“Alatriste” is slow moving at times and the action scenes are high quality, but low quantity.  The movie tries to cover too much ground.  At one point it jumps ten years.  Overall, Diego goes from a swashbuckling lothario to a grizzled geezer.  His hat wears better than he does.  You’d age too if you had to deal with the Inquisition and regular Spanish politics.  Those politics involve dueling, naturally.  The sword play is realistic, not showy.  Hell, Diego even loses one.  The wounds and deaths are appropriately gritty.  The two battle scenes give the history fan a taste of what 17th Century warfare must have been like.  Where else are you going to see a rendition of the Battle of Rocroi?  That battle is recognized as one of the most important in history.  It marked the end of the dominance of the Spanish tercio and coincidentally the greatness of Spain.  While not a particularly accurate depiction, kudos for bringing it to the silver screen.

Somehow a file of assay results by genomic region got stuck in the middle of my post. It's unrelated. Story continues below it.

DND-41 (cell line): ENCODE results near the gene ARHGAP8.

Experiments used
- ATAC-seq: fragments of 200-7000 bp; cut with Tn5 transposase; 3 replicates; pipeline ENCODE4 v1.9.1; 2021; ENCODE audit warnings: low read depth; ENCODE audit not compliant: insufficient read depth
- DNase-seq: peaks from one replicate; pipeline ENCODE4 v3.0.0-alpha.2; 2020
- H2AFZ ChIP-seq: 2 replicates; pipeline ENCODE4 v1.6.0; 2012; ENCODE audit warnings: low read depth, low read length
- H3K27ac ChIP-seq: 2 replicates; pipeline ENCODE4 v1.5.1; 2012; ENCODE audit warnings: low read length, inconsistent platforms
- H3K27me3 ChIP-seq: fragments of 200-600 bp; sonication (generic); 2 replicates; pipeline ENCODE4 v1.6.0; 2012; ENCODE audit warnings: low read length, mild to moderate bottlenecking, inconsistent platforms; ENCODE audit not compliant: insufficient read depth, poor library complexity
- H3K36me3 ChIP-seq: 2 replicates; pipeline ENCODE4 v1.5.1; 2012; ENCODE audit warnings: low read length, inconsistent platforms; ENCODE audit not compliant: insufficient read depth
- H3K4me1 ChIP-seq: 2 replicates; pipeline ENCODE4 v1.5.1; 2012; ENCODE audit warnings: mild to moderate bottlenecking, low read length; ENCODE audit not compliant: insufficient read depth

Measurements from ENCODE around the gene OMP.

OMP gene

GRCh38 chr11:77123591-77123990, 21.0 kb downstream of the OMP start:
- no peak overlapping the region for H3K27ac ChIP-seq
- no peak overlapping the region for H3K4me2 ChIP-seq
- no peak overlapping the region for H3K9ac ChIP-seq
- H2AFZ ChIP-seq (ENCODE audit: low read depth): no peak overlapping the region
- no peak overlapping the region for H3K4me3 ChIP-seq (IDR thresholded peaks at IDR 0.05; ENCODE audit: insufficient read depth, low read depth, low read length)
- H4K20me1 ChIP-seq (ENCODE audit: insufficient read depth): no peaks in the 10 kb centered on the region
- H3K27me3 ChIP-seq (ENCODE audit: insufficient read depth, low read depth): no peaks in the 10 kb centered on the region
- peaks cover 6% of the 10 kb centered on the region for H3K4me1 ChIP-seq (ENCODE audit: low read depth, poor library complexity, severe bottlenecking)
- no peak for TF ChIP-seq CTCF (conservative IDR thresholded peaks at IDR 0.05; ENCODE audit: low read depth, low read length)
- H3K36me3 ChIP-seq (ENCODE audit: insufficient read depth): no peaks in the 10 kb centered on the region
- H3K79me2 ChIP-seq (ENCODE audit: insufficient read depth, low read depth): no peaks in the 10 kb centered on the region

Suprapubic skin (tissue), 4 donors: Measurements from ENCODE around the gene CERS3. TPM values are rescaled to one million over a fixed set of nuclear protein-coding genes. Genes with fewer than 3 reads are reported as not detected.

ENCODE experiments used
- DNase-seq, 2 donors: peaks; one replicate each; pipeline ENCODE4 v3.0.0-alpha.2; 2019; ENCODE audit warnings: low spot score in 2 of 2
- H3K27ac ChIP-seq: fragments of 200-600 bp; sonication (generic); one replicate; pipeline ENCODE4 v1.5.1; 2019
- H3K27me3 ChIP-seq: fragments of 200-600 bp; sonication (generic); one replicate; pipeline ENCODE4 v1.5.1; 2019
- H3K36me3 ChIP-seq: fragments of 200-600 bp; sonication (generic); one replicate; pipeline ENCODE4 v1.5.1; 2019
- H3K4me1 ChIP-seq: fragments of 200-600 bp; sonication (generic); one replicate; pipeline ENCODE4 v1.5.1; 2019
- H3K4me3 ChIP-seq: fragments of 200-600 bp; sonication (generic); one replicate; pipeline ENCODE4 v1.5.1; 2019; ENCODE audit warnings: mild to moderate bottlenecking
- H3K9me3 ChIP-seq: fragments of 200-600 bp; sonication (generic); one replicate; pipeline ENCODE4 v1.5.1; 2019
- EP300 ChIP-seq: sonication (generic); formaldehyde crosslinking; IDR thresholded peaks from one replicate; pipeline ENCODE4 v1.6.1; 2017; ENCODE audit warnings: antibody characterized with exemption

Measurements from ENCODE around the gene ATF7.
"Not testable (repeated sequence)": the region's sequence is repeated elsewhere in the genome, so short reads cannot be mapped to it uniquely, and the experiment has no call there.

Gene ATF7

The closest equivalent to “Alatriste” is “Barry Lyndon”.  Both are epics that mix sexual and political antics with a war scenario.  “Alatriste” is much better entertainment.  Both are too long, but it has some dynamic action scenes along with a more appealing main character.  Plus, Alatriste would kick Lyndon’s ass any day of the week.

GRADE  =  B+